The data were collected, compiled, and analyzed using a statistical package for social sciences (SPSS, IBM, Version 20.0). The qualitative variables were expressed in terms of percentages. The normality of the data was tested using the Kolmogorov–Smirnov test. The quantitative variables were expressed in terms of mean and standard deviations for normal data and terms of median and interquartile range in nonnormal data. The difference between means of more than two groups was tested using the Wilcoxon rank-sum test. The difference between the two proportions was analyzed using Chi-square or Fisher's exact test. Predictive analysis for different blood parameters was done using ROC analysis. All analysis was two-tailed and the significance level was set at 0.05.

 Results



A total of 243 patients with COVID 19 infection were evaluated in the present study. The demographic data of the present sample is shown in [Table 1]. The mean age of the cases was 53.85 ± 15.44 years with male preponderance. About 11.52% had diabetes, 16.87% had hypertension and 2.47% had ischemic heart disease.{Table 1}

The distribution of various markers based on the severity of the disease is elaborated in [Table 2]. The median serum ferritin levels among nonsevere cases, severe, and critical cases were 187.95 ng/mL (IQR = 93.05 ng/mL to 382.50 ng/mL), 230 ng/mL (156 ng/mL to 670 ng/mL) and 412.33 ng/mL (234 ng/mL to 689 ng/mL) respectively and this difference was statistically significant (P < 0.001). The average values of other markers such as LDH, CRP, D-Dimer, IL-6, procalcitonin, and total leukocyte count were highest in severe cases, followed by moderate cases and least in mild cases.{Table 2}

The distribution of various markers based on mortality is illustrated in [Table 3]. The average values of IL-6 were significantly higher among the patients who died (19.12 pg/mL) when compared to those who were alive (3.74 pg/mL). Other markers did not yield statistically significant differences in the present sample.{Table 3}

ROC analysis of various markers for severity of COVID-19 infection is explained in [Figure 1]. Based on the ROC analysis, the evaluation of levels of serum ferritin (Area under curve [AUC] = 0.755 (95% confidence interval [CI] = 0.635–0.875; P = 0.001]) was found to be an excellent test for differentiating nonsevere and severe to critical cases of COVID-19. Other markers such as procalcitonin (AUC = 0.706 [95% CI = 0.597–0.815; P = 0.010]), D-dimer (AUC = 0.697 [95% CI = 0.561–0.834; P = 0.014]) were fair tests to interpret the severity of disease.{Figure 1}

 Discussion



Most COVID-19 patients have relatively mild symptoms, but many progress to severe pneumonia and eventually develop ARDS, septic shock, and ultimately multiple organ failure. Over-expression of the cytokines in these patients appeared clinically as short-term progressive aggravation of the disease called “inflammatory storms.”[6] Therefore, it is of great significance to study the biochemical and inflammatory markers in COVID 19 patients for timely diagnosis, optimal treatment, delaying or halting disease progression, and reducing mortality. With the increase in the number of cases, evidence on IL-6, CRP, LDH, TLC, serum ferritin, D-Dimer, and procalcitonin in predicting the severity of the disease was on the rise. Various authors had highlighted the importance of individual markers in their studies.[7],[8],[9],[10]

The present study analyzed the data of inflammatory markers of COVID 19 infected patients admitted to the hospital. As the severity of the disease increased from nonsevere to critical, the average values of all the markers increased significantly. Zhou et al.,[11] reported that the median levels of serum ferritin in nonsevere cases were 291.13 ng/ml, and among severe cases, it was 1006.16 ng/ml. Another study conducted by Mehta et al.[12] was consistent with these study findings. Lin et al.[10] studied the various biomarkers in predicting the severity of COVID-19 infection and found that the serum ferritin levels were consistently high among severe cases compared to nonsevere cases. Few other studies were in agreement with our study findings.[13],[14],[15],[16] Based on the ROC analysis, serum ferritin (AUC = 0.755 [95% CI = 0.635–0.875; P = 0.001]) was inferred as the best marker differentiating nonsevere and severe to critical cases in the present study. Gong et al.[17] reported that the average values of serum ferritin levels increased significantly as the severity of the disease increased (AUC = 0.814, P < 0.001). Serum ferritin is one of the important mediators of immune dysregulation. Another study conducted ROC analysis on serum ferritin levels in predicting the severity of pneumonia and found that it was a fair test[18] (AUC = 0.767; P < 0001). Hyperferritinemia is a condition in which there is significant activation of macrophages via direct immune-suppressive and pro-inflammatory effects. Hyperferritinemia is the basis of cytokine storm and worsening of infections like COVID-19.[7],[19] Thus, serum ferritin can be used as a marker for the severity of COVID 19 infection and a target for various therapeutic interventions in clinical practice. Among all the markers studied in the present study, IL-6 was the only marker that was significantly increased in the patients with mortality. Similar findings were reported by many other authors in their studies.[16],[20],[21],[22],[23],[24],[25] IL-6 is an acute phase reactant that is released in response to infections and tissue injuries. This marker is closely associated with the viral load of COVID-19 infection.[26] The primary mechanism postulated its attribution to mortality is the excessive release of cytokines leading to pulmonary injury.[27]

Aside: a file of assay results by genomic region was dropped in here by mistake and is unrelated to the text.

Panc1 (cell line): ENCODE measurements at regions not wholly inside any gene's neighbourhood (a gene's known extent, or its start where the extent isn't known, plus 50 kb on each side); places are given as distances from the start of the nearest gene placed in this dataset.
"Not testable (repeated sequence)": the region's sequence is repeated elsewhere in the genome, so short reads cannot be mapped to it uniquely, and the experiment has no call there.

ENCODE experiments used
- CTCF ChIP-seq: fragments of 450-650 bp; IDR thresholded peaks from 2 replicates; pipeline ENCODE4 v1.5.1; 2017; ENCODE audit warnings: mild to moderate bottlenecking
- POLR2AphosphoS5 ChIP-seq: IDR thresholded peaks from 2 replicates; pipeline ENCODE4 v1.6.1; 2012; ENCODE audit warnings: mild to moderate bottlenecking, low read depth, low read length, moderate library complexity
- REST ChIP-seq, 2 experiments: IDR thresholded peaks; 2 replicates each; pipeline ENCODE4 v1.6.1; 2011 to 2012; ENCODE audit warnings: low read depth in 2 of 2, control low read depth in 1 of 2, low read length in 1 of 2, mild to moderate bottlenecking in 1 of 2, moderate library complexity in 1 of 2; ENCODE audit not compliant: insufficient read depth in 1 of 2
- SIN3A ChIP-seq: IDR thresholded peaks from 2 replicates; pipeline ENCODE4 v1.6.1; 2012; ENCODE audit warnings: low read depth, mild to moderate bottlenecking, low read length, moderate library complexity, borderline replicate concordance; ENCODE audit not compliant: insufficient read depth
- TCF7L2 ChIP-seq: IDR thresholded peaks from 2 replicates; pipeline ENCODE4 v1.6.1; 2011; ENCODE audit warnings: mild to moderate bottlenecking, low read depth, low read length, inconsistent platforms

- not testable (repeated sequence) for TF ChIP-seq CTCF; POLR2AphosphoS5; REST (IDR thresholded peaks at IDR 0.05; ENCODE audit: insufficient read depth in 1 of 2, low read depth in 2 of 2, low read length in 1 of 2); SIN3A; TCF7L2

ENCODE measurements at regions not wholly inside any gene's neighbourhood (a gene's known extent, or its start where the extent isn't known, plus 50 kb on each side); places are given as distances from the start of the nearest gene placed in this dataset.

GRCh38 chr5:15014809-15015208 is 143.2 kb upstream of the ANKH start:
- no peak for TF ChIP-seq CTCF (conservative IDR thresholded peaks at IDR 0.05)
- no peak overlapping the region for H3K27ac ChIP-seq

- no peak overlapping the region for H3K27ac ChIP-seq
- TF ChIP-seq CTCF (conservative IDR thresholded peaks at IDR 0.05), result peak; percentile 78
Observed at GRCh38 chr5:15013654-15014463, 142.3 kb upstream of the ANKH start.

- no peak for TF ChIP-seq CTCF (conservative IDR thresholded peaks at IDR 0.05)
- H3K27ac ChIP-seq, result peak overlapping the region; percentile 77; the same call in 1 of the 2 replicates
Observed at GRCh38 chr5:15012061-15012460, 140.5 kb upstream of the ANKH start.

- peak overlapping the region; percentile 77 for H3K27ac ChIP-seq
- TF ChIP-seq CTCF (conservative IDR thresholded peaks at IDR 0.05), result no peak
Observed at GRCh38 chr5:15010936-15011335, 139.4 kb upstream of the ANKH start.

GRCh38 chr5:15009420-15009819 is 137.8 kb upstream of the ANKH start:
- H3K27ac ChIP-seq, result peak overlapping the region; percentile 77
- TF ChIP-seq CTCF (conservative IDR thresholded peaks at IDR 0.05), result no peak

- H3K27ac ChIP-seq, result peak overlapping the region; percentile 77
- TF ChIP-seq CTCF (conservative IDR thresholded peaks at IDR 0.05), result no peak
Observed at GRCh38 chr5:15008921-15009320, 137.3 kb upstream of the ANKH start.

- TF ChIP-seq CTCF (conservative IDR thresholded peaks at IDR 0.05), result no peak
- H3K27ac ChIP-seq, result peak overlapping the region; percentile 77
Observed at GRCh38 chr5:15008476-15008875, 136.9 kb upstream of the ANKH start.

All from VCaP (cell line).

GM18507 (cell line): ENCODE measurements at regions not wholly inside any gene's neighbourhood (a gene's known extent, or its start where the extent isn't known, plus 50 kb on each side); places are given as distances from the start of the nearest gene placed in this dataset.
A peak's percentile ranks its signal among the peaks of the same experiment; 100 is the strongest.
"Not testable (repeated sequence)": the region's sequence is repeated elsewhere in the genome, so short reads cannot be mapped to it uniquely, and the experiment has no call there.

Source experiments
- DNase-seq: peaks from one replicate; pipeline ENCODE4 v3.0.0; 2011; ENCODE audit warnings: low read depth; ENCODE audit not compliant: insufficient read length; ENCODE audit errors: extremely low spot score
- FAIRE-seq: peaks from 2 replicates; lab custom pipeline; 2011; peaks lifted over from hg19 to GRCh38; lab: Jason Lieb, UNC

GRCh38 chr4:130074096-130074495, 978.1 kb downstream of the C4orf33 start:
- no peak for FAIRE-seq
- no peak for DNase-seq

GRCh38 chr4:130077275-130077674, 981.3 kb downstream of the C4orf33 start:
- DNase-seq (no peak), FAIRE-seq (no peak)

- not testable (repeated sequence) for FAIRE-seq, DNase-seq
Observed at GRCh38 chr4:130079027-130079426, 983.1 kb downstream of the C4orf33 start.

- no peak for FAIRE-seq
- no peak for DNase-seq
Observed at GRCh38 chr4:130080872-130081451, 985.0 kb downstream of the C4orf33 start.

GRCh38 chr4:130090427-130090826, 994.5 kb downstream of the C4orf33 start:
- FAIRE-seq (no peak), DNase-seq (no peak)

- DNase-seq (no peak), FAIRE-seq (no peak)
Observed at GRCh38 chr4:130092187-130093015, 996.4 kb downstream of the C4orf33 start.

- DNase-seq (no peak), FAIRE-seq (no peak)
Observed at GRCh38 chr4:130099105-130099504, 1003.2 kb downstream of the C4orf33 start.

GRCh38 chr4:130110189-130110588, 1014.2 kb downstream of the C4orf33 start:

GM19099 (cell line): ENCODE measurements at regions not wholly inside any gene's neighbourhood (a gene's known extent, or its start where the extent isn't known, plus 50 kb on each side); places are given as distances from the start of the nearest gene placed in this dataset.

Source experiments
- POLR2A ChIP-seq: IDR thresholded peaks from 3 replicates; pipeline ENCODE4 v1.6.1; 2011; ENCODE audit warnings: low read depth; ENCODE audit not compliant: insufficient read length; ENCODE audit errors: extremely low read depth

This study had some limitations. First, it was a retrospective analysis and an observational study. Longitudinal prospective studies should be planned to understand the serial changes of different parameters. Second, it was a single-center study; multicentric studies would have yielded precise results. Nonetheless, this is one of the studies that has considered all the necessary markers and reported the best marker in a tertiary care setup in India.

 Conclusions



The average values of various biomarkers studied based on the severity of COVID-19 infection in the present study were highest in critical cases and least in nonsevere cases. Serum ferritin among our biomarker panel studied was the best test that predicted the severity of COVID-19 infection. The IL-6 levels were significantly higher among the patients who succumbed when compared to those who survived the disease. The estimation of serum ferritin among COVID-19 patients seems to be a promising marker to assess the severity at the best. Targeting this marker would aid the clinicians in prognosticating and early prevention of complications of COVID-19 infection.

Financial support and sponsorship

Nil.

Conflicts of interest

There are no conflicts of interest.